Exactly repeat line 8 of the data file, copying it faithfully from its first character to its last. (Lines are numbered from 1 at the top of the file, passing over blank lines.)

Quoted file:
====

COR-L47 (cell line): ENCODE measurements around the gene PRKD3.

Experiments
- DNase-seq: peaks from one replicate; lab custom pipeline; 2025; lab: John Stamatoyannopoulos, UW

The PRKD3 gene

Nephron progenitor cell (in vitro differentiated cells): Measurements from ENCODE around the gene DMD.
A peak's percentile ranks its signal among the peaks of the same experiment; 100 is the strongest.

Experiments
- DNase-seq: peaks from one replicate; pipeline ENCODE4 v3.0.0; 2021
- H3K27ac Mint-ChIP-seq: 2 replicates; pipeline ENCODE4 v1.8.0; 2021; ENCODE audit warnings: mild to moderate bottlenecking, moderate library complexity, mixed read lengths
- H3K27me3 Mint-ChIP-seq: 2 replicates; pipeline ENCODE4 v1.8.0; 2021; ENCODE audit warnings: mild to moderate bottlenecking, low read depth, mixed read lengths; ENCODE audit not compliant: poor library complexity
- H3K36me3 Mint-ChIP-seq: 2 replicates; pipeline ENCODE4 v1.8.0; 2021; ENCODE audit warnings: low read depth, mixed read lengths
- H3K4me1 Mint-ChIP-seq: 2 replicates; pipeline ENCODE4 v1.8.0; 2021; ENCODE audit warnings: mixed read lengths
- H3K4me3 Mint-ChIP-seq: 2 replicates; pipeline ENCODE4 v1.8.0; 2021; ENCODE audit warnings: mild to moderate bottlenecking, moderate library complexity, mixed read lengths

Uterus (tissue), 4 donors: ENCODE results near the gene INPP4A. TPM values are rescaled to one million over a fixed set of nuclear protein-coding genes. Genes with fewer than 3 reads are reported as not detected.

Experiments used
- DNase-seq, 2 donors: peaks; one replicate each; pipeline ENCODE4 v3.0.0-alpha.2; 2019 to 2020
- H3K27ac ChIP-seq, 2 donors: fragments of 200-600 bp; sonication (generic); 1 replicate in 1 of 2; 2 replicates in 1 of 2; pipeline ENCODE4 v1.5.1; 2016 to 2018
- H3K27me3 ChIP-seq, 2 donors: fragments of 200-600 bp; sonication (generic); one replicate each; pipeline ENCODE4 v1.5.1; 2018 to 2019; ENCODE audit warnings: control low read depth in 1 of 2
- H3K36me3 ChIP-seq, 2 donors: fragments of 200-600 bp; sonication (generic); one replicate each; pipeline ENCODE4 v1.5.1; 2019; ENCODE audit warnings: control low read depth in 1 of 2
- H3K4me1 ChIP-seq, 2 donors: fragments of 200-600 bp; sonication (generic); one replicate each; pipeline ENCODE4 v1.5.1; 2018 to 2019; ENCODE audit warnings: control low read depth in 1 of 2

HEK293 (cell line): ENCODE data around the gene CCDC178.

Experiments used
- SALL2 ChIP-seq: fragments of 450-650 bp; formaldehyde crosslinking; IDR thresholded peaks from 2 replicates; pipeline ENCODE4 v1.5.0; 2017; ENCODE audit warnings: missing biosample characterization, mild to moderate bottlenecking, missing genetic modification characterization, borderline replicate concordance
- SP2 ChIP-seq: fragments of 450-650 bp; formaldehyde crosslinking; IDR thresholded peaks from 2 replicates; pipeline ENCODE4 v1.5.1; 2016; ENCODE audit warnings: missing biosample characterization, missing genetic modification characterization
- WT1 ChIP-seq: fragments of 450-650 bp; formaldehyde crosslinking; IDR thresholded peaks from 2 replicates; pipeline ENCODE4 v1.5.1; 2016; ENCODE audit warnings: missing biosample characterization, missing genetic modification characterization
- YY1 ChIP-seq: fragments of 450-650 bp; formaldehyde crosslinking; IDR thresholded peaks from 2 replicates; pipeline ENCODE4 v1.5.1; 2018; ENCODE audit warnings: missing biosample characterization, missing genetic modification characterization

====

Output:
- DNase-seq: peaks from one replicate; pipeline ENCODE4 v3.0.0; 2021